Insects: Several growers reported problems with Japanese Beetles. Damage was worse than average, and in many cases required extra sprays (for more information please check: What’s Bugging your Vines?). In the Lake Erie region, the severe cold of the past two winters appears to have had no negative impact on populations of the grape berry moth, according to entomologist Jody Timer. Her research has indicated that this insect continues to cause heavy damage in vineyards, particularly in rows bordering wooded areas, and has in some cases made inroads deeper into vineyards over the past two years. It’s imperative to remember that brutal winter temperatures do NOT necessarily reduce the threat of this grape insect pest; grape berry moth is well adapted to life in Pennsylvania and growers will need to continue to be vigilant with regard to timely insecticide applications, regardless of the winter cold.
Fungal disease: Frequent and sometimes heavy rainfall in June and July was very conducive to the development of downy mildew and black rot on fruit (Figure 5). For example, at the Penn State lab at North East (LERGREC), we recorded 10.7 inches of rainfall from June 7 (immediately before bloom) to July 14 (about 3-4 weeks after bloom), that fell on 22 of those 38 days!!! This time period marks the peak period for fruit susceptibility to downy mildew and black rot for all wine grape varieties, and symptoms of these diseases could be found in many (most?) Lake Erie vineyards. In unsprayed research plots of Concord grape where black rot mummies were hung in the trellis (at LERGREC), almost two thirds of the crop was lost to black rot! So, conditions were nearly ideal for the development of this disease in the growing season of 2015.
However, very few serious problems were reported from commercial growers in the Lake Erie region and growers appeared to have, generally speaking, kept these diseases well under control during this challenging fruit loss period. After fruit became resistant, rainfall thinned out during August and September (even though the rainfall total for September was well above average, rainfall frequency was about half that recorded for the fruit susceptibility period). ‘Seasoned’ growers were watching their vineyards closely, and the potential threat of downy mildew leaf infections during ripening did not materialize to any great extent in most vineyards.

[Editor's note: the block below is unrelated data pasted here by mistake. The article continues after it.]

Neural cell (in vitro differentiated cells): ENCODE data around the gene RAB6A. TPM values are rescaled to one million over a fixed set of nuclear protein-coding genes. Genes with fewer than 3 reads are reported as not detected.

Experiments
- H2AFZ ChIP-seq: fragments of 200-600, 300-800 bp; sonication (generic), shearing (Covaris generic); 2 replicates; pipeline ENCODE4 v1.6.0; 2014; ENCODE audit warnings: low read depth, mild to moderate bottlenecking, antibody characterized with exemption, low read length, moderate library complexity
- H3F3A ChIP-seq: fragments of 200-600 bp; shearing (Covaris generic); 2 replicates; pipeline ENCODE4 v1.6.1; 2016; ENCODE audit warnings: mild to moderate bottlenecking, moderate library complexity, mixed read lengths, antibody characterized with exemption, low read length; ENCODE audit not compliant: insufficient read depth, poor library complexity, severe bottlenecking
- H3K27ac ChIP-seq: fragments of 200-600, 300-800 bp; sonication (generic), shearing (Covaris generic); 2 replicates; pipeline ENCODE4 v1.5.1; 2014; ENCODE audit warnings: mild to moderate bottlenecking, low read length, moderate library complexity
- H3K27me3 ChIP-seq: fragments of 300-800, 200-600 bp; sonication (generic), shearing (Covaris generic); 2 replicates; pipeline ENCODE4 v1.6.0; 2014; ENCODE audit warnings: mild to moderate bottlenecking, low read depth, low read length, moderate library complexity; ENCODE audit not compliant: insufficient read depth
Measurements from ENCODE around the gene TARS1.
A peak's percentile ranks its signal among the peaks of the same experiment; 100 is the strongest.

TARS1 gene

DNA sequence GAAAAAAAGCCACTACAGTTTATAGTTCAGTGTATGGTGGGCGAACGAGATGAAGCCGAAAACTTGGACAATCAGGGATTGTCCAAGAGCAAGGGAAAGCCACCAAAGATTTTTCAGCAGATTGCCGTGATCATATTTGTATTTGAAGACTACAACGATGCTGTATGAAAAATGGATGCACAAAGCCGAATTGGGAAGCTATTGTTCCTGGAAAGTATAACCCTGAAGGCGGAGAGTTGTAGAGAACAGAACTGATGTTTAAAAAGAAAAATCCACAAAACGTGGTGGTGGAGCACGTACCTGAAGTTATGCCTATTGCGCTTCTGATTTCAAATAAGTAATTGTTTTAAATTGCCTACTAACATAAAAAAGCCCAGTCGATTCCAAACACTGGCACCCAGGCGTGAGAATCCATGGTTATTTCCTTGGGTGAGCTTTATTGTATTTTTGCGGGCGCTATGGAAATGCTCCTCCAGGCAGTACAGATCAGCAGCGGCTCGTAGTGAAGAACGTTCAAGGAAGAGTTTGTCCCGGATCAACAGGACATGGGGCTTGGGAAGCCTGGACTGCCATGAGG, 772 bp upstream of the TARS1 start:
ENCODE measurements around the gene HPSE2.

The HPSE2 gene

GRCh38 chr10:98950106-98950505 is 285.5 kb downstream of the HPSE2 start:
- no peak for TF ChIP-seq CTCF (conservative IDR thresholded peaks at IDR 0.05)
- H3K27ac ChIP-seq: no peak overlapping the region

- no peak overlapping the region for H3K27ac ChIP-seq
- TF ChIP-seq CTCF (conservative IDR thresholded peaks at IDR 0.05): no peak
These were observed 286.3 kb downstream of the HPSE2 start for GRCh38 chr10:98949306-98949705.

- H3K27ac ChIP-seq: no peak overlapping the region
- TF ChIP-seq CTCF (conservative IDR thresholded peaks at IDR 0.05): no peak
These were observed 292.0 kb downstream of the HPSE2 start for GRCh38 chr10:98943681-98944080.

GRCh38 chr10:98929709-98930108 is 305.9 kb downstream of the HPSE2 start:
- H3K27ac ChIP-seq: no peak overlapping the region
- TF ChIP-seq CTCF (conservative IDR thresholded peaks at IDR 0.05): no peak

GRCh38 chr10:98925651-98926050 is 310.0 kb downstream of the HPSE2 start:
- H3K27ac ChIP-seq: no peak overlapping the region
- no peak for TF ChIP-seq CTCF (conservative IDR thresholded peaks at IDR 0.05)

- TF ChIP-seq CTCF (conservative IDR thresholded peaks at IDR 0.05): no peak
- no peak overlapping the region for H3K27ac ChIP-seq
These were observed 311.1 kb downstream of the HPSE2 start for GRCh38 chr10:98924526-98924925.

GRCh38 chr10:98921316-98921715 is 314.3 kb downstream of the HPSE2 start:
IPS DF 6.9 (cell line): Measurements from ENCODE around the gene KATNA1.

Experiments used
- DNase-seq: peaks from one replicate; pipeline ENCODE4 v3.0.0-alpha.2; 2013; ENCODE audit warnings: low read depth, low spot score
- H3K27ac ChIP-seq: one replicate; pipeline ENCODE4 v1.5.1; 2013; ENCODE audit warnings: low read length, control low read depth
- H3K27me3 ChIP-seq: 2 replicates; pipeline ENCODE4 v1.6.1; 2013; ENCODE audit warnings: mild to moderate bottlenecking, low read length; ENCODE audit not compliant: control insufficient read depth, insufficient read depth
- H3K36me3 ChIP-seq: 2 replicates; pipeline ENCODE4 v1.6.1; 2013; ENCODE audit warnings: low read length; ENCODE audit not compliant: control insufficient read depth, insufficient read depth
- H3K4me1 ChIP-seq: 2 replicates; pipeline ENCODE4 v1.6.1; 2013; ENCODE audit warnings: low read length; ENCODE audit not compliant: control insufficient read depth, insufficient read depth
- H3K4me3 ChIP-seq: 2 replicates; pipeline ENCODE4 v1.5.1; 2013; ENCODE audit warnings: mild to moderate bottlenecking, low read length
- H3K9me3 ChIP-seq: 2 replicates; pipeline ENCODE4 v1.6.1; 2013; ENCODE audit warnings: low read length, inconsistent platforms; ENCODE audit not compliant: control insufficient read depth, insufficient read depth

Everything we experience in one season is related, to some extent, to what happened in the previous season. For example, when planning your disease control strategy for 2016, keep in mind that inoculum levels for black rot and downy mildew are likely to be starting at higher levels next year, especially if you saw more disease in your vineyard (or your neighbor’s vineyard) than usual in 2015. This means that those first infection periods in spring could be more potent than usual, and if weather is consistently wet, fungicide application timing and frequency, and choice of material, will be more critical. For downy mildew control, be prepared to rotate chemistries to delay the onset of fungicide resistance, especially if you’re using the newer materials (Revus, Revus Top, Presidio, Zampro, any of the strobies, Ranman, Ridomil, and even the phosphorous acid formulations). Be aware that in southern PA there is downy mildew resistance to the strobies in some vineyards already, and that a wet year (and the resulting increased use of strobies to control downy) only serves to exacerbate the problem. On the up-side, we have lots of fungicide options for downy mildew control (as you can see), including the old standards like Captan, copper, Ziram, and any of the mancozeb products that carry a very low risk of resistance development. As for black rot, I know of no resistance problems associated (yet) with our long time ‘heavy hitter’ black rot materials like the sterol inhibitor containing fungicides (Rally, Elite, Mettle, Revus Top, Inspire Super, etc), the strobies, and Captan/Ziram/mancozeb formulations.